Dark horror tends to be the genre of choice for VHS collectors. Part of that is the thrill of the hunt. Many VHS horror movies have never been released on DVD or Blu-ray and probably never will be because the original negatives and rights to those movies are long gone, Dyer said.

Then there’s all that grindhouse gore, both film and box art, that first shocked and intimidated collectors as kids. Dyer’s all-time favorites include 1980’s “Zombie Holocaust”, also known as “Doctor Butcher MD”, and 1982’s “Boardinghouse”, which was also released as “Housegeist”.

But the real scary thing about collecting VHS is running out of time and tapes to enjoy.

The last major film release on VHS was “A History of Violence” in 2006, while the last mass-produced VCR rolled off the assembly line in 2016. Even in the best of conditions, with no mold or moisture, a VHS tape has a shelf life of maybe 40 years, which makes it harder to find older tapes that you can still play.

“You’re talking about a format that won’t be around forever no matter how you store it,” Dyer said.

And then there is the arrival of a new breed of collectors who are participating in the shop flipping frenzy. Tape graders such as Investment Grading Services and VHSDNA typically grade a sealed VHS release on a scale of 1 to 10 based on its condition, then package it in a clear case for viewing. The higher the rating, the more money the tape can fetch in the secondary market.

VHS movie cassettes were a household staple throughout the 1990s.

VHS movie cassettes were a household staple throughout the 1990s.

Beaumont Company File Photo

For example, a 1987 sealed copy of “Top Gun” with an IGS score of 8.5-9.0 sold for over $4,000 on eBay, while a 1986 sealed copy of “Raiders of the Lost Ark” on eBay with an IGS score of 8.0-7.0 fetched nearly $3,500.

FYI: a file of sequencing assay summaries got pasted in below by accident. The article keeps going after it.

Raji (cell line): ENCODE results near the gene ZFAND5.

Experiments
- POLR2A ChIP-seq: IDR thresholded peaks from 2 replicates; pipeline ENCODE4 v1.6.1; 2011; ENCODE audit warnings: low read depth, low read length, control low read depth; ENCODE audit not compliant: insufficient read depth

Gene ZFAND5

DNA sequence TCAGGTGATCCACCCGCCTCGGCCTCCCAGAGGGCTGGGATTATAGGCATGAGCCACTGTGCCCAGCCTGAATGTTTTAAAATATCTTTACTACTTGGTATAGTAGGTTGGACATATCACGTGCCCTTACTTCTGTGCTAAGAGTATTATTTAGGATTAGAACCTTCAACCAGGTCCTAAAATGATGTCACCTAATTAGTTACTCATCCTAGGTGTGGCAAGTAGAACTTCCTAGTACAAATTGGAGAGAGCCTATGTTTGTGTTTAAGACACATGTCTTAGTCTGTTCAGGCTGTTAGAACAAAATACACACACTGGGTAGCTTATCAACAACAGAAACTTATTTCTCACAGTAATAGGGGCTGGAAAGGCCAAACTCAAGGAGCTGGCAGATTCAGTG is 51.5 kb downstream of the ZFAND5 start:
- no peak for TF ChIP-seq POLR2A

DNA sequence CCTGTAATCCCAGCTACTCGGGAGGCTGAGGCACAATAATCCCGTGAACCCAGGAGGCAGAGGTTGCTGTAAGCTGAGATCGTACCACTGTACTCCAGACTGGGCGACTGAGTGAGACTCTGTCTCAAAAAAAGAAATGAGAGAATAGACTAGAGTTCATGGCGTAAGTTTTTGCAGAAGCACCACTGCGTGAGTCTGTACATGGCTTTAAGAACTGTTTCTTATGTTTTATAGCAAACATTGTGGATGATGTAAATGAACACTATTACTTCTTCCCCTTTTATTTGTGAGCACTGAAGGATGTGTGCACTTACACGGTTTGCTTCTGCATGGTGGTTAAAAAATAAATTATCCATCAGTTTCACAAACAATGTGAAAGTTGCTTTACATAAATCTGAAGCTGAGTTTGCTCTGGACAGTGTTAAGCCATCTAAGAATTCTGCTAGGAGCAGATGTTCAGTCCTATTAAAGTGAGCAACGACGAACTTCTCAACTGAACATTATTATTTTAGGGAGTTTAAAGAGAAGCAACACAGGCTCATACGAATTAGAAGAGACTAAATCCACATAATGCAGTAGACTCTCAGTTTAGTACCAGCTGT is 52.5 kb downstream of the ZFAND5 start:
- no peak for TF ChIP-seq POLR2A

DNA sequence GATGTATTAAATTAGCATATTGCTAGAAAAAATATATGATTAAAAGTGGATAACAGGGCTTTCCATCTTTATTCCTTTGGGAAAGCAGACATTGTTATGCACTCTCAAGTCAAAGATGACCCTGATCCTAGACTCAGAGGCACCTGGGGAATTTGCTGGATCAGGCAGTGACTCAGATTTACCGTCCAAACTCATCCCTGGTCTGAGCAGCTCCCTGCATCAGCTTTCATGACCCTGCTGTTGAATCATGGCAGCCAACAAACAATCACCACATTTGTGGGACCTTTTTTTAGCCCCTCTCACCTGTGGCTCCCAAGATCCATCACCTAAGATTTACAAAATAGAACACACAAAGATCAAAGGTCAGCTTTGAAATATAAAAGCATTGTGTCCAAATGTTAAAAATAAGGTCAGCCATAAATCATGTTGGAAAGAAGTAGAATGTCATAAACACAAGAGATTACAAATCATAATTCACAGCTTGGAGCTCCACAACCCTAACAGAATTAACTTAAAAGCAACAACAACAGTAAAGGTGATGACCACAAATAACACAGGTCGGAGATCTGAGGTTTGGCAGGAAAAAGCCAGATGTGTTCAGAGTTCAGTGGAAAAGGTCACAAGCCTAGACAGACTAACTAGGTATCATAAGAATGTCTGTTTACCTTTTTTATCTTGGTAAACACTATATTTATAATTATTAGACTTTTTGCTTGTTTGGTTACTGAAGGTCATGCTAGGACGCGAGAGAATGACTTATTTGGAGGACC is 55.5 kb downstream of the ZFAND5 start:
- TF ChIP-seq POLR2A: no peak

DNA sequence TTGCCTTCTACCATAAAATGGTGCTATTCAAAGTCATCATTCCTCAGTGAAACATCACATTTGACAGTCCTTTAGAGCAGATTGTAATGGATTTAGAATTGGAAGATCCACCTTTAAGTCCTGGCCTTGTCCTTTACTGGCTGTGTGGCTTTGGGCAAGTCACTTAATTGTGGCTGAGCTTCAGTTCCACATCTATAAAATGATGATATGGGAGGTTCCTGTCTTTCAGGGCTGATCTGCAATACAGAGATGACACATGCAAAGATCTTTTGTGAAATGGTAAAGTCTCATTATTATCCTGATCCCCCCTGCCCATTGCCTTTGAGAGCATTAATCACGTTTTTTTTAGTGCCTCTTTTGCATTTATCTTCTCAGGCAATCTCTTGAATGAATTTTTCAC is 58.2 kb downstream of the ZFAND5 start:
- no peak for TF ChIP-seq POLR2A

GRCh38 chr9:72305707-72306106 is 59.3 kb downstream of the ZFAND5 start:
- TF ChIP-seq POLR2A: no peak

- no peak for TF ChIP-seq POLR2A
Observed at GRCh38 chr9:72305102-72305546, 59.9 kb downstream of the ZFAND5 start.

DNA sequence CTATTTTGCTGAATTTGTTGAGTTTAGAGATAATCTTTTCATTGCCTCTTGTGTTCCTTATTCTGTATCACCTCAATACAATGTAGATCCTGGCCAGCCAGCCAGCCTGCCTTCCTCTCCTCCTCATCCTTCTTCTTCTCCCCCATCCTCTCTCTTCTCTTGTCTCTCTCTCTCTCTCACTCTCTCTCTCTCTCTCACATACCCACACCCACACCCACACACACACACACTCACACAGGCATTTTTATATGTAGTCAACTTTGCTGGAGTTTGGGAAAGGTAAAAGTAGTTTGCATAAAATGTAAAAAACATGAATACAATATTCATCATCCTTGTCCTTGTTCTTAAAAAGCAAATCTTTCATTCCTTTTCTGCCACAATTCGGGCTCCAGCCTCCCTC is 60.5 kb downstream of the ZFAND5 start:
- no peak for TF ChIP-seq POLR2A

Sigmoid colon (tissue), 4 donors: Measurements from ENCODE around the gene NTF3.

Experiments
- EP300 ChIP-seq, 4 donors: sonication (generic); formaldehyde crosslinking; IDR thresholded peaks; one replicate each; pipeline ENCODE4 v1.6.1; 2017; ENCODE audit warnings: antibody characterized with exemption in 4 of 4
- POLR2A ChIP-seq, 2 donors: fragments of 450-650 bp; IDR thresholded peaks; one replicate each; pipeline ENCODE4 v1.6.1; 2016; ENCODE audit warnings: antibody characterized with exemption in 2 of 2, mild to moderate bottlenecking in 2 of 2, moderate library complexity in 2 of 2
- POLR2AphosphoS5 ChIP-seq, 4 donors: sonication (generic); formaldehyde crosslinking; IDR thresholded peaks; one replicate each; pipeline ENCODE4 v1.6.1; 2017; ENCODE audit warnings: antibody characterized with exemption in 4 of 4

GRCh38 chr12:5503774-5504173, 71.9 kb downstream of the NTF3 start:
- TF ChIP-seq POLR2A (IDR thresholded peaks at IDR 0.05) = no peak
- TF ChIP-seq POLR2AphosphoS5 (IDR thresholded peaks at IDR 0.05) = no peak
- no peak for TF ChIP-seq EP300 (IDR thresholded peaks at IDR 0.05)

Zamarelli noted that the tape rating has only been around for about two years and the quality of a tape cannot be guaranteed, sealed or otherwise. He said the boom in the sale of high-priced graded tapes — much like the previous enthusiasm for sealed, graded video games and comics — was essentially spurred on by the arrival of the grading companies themselves.

“In my experience in the collecting community, there’s never been a huge demand for sealed tapes,” Zamarelli said.

That’s why Dyer said most VHS die-hards like him and Menchaca want to see those grainy videos come to life on their TV screens, or just roll off the shelf with their gonzo cover art.

“We’re the same as with comics and toys,” Menchaca said. “Comics are made to be read. Toys are made to play with. And movies are made to be watched.

So how do you enjoy such analog entertainment in the digital age? Menchaca recommends buying VHS tapes and VCRs at estate sales and garage sales, as well as flea markets and small thrift stores. If you’re blowing dust off your old VCR, you might need a $10-$20 adapter to connect it to your HDTV. And yes, some TV repair shops still repair VCRs, although depending on the cost, it may be cheaper to purchase a replacement.

“In this case, you have to rely on the knowledge of VCR groups and make contacts,” Dyer said.

Remember that the VHS experience is not about picture quality.

“There are people who love 4K Ultra HD and want to see every pore of someone’s face,” Dyer said. “But for VHS it’s like, OK cool, put the tape in and you’ve got this grainy stuff that shows up on film like those grindhouse movies.

“And you can drop a frame at some point, you have to adjust the tracking at some point. But everyone should worry about going to their player. And hitting rewind.

[email protected] | Twitter: @reneguz